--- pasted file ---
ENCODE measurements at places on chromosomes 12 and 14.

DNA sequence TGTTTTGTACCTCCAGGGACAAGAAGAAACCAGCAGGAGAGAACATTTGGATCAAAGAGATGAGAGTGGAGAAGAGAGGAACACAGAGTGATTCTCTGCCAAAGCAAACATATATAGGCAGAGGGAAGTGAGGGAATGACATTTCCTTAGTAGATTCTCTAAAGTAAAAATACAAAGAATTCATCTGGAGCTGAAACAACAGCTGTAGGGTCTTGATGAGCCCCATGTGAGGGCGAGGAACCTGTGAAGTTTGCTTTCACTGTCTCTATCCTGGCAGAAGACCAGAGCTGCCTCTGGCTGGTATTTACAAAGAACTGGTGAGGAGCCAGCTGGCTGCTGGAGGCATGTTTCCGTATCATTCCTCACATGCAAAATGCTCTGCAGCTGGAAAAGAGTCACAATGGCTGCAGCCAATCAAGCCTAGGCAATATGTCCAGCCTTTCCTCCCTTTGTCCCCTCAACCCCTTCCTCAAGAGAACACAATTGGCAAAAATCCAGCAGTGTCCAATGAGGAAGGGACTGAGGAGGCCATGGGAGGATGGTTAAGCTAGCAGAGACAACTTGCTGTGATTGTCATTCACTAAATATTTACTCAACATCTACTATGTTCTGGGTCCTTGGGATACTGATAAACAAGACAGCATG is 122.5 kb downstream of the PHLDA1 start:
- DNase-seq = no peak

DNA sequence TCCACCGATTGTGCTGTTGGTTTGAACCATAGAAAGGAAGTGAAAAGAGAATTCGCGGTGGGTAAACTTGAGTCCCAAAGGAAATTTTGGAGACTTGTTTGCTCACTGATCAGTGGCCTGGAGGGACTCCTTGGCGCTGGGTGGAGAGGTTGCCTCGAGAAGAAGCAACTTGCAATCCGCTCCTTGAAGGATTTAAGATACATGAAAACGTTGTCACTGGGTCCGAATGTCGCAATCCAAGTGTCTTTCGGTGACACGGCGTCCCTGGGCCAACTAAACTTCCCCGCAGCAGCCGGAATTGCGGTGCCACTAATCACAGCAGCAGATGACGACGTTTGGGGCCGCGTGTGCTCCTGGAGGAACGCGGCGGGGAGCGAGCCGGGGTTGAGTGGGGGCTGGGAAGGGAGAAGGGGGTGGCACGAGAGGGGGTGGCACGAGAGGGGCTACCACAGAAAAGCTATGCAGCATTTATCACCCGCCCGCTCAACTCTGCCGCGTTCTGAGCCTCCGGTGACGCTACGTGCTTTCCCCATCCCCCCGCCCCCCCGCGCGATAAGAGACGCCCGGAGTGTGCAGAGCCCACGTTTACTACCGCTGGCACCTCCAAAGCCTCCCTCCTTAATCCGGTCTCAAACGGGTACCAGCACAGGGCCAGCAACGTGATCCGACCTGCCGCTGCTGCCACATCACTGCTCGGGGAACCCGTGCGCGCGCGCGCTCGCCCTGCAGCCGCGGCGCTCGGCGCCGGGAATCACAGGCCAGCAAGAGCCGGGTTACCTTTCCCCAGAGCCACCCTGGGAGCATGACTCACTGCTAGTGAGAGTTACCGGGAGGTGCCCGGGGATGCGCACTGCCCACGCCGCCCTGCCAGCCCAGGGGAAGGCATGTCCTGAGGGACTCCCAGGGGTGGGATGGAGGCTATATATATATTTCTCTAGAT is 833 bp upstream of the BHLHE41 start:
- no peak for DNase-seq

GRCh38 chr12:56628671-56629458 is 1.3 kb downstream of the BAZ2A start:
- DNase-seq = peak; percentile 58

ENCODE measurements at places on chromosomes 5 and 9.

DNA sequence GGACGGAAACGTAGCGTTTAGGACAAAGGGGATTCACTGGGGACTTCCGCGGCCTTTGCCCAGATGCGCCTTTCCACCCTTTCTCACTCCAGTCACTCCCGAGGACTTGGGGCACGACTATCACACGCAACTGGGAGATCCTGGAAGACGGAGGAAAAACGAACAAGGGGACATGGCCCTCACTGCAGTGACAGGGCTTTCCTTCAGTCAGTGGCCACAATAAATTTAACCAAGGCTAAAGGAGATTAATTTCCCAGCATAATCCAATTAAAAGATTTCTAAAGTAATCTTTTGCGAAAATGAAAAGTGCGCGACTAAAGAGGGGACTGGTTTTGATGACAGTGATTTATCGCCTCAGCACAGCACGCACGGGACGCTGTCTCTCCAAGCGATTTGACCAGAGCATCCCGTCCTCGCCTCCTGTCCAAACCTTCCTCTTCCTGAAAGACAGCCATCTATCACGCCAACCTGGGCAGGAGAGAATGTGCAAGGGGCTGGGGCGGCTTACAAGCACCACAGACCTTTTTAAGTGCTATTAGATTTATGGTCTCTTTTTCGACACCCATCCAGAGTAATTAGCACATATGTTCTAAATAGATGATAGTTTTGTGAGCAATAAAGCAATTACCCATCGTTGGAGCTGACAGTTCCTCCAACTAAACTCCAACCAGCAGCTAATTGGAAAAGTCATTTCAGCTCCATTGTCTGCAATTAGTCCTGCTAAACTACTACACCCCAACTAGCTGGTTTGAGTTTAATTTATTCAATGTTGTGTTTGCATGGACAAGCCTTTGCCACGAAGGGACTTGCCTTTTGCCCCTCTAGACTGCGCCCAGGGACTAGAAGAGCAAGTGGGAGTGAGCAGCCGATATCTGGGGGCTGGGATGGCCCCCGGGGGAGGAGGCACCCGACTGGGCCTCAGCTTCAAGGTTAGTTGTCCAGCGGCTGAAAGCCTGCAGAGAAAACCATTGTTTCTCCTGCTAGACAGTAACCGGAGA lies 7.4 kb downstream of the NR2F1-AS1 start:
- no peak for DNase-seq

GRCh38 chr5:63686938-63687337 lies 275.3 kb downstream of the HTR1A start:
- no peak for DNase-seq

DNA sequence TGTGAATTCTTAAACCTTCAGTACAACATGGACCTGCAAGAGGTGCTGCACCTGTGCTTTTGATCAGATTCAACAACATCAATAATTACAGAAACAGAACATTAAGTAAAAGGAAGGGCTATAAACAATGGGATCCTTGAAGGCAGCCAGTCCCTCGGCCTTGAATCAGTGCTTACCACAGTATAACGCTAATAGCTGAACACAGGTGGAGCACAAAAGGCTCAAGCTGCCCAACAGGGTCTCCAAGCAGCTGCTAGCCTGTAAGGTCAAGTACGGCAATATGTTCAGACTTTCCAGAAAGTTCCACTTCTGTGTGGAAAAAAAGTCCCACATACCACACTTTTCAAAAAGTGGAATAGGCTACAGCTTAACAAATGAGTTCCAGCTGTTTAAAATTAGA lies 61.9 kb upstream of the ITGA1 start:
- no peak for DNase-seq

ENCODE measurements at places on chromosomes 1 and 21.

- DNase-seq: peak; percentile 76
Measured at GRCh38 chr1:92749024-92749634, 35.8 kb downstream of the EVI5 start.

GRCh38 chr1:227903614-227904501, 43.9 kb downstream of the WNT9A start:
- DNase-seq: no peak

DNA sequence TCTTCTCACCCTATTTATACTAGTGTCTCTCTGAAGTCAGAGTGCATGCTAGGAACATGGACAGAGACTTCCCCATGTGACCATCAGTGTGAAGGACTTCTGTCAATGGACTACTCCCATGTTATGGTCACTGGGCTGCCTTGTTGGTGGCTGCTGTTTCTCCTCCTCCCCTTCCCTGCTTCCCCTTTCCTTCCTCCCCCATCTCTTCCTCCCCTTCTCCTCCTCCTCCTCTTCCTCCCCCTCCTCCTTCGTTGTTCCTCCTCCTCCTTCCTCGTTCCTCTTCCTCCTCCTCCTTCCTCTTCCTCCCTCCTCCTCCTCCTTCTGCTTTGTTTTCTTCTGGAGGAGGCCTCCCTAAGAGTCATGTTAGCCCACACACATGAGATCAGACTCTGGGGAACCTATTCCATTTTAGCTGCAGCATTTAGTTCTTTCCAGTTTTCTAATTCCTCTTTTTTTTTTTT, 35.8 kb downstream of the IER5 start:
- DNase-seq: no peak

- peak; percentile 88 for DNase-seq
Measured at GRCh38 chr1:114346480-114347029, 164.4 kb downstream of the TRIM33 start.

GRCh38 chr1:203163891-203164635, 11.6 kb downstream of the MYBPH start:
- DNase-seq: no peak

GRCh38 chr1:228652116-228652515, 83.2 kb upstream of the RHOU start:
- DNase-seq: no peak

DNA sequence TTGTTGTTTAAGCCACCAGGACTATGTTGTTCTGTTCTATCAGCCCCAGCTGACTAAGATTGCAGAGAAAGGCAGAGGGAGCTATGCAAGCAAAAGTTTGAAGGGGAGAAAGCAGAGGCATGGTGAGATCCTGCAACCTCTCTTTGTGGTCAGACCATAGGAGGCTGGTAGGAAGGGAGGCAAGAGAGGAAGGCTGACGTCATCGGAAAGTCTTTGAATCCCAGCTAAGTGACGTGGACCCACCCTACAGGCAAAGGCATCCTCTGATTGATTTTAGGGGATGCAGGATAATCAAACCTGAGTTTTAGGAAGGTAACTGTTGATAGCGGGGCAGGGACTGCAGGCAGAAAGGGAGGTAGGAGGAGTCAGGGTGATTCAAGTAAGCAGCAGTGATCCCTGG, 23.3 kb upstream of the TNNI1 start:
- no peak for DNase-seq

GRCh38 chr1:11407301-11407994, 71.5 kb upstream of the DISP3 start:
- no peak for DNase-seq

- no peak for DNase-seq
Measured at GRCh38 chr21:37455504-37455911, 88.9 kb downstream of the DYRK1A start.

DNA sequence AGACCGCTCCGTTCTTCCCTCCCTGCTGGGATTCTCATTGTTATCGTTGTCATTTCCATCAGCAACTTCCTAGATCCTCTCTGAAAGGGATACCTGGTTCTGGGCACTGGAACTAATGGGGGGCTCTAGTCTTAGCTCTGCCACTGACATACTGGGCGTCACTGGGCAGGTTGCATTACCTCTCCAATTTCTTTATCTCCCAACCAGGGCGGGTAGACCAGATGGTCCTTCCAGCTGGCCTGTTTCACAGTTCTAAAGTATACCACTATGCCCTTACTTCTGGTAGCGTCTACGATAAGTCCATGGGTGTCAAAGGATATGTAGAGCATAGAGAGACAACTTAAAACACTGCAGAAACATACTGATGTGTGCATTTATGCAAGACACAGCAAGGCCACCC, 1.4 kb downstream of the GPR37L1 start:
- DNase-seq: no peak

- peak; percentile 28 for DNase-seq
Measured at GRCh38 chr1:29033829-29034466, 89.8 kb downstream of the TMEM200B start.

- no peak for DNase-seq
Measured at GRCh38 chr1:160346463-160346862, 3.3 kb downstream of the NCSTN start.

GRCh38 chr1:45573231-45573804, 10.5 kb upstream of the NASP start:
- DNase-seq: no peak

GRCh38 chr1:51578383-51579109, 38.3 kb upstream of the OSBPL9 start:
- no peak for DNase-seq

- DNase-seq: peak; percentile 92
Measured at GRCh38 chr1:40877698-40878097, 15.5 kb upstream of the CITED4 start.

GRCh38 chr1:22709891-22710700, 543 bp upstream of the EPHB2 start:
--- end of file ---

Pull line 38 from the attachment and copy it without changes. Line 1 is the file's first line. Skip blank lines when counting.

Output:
- no peak for DNase-seq